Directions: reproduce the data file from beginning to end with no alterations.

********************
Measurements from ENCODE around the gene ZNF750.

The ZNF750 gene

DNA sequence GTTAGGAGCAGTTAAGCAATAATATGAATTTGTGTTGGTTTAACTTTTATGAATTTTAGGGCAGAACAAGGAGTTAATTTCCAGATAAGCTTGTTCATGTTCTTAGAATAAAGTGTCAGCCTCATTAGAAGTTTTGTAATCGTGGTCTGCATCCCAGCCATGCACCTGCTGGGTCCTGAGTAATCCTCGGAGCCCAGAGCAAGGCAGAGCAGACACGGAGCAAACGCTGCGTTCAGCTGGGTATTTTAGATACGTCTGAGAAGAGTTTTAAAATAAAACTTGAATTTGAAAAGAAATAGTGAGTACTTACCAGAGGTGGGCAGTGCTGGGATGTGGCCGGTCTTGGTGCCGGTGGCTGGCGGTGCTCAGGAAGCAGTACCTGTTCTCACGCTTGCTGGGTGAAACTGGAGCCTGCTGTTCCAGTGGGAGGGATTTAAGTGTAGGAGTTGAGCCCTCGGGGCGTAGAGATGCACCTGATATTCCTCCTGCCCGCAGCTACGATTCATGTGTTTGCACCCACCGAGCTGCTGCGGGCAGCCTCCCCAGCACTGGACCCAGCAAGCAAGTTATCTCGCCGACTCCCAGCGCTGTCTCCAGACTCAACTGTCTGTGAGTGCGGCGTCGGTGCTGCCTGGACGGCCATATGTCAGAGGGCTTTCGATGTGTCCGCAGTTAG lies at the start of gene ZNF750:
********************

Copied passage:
Measurements from ENCODE around the gene ZNF750.

The ZNF750 gene

DNA sequence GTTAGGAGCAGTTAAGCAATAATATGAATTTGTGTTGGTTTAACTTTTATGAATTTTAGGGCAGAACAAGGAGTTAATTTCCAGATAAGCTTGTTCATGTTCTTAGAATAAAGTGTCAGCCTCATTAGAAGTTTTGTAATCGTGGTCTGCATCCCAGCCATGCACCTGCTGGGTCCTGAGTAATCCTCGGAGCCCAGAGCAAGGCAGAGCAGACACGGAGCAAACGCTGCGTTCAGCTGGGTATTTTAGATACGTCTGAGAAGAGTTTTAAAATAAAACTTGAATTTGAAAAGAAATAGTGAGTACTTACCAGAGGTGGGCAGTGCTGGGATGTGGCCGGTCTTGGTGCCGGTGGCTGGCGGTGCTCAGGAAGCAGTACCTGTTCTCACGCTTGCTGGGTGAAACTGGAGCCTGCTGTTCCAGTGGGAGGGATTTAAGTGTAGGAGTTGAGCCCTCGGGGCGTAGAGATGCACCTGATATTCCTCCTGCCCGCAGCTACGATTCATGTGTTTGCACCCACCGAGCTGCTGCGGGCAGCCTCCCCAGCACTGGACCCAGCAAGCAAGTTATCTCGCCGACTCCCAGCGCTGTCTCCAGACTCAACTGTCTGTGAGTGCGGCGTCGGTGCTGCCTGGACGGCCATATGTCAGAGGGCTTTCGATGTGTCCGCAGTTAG lies at the start of gene ZNF750: